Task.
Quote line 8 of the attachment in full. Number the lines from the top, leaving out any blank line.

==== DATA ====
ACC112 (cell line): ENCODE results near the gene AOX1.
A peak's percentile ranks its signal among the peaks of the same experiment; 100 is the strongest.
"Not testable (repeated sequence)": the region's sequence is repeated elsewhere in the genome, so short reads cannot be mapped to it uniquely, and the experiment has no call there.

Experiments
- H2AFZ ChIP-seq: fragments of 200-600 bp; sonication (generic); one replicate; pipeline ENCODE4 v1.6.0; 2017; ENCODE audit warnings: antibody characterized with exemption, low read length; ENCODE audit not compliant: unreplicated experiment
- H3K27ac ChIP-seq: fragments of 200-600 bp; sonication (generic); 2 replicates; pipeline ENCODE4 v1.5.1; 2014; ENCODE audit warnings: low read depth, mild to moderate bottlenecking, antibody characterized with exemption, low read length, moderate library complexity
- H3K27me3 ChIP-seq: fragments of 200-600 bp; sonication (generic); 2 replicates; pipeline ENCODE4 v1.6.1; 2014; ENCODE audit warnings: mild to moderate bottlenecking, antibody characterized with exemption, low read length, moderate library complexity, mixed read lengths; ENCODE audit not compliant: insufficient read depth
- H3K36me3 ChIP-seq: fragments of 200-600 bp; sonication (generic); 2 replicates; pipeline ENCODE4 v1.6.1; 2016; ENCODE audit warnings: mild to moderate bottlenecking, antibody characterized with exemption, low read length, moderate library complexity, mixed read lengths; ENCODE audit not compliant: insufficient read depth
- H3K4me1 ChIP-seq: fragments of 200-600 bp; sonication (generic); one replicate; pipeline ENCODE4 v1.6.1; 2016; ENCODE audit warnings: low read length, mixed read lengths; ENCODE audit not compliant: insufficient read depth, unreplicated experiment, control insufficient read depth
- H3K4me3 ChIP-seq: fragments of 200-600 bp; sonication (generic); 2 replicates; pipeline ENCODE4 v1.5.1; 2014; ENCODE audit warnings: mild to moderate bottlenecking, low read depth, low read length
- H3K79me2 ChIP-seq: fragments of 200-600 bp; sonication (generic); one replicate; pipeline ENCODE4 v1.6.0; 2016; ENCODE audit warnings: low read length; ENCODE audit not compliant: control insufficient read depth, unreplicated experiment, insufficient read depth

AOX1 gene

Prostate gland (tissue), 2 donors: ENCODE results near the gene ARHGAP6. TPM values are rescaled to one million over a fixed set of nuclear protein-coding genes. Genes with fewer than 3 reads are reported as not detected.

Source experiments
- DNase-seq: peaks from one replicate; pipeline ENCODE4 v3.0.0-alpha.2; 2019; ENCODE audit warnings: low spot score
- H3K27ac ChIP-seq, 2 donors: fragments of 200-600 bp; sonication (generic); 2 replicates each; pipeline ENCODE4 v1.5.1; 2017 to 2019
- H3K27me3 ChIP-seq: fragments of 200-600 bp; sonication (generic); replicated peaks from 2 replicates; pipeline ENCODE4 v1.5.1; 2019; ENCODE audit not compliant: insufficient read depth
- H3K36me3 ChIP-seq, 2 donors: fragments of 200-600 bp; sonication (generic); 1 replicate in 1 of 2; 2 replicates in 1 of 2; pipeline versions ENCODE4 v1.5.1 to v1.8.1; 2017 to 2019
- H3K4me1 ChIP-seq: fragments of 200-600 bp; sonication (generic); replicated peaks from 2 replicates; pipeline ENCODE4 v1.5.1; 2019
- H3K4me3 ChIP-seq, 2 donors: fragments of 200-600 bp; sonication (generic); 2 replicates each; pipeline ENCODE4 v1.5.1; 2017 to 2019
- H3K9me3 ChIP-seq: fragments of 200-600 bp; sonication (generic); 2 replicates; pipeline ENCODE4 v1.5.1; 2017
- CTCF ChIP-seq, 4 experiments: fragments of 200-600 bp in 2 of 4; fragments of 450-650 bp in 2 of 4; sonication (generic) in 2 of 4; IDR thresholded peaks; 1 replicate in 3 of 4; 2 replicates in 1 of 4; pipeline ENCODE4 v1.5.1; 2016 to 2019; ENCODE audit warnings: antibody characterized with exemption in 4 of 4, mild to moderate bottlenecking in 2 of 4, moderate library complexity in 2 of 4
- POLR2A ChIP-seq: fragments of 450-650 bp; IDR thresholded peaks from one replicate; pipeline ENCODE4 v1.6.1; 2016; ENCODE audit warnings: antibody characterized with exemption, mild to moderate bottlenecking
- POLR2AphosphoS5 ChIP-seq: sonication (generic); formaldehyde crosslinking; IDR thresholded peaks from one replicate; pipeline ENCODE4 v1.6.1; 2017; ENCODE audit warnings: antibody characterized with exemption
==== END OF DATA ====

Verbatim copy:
- H3K36me3 ChIP-seq: fragments of 200-600 bp; sonication (generic); 2 replicates; pipeline ENCODE4 v1.6.1; 2016; ENCODE audit warnings: mild to moderate bottlenecking, antibody characterized with exemption, low read length, moderate library complexity, mixed read lengths; ENCODE audit not compliant: insufficient read depth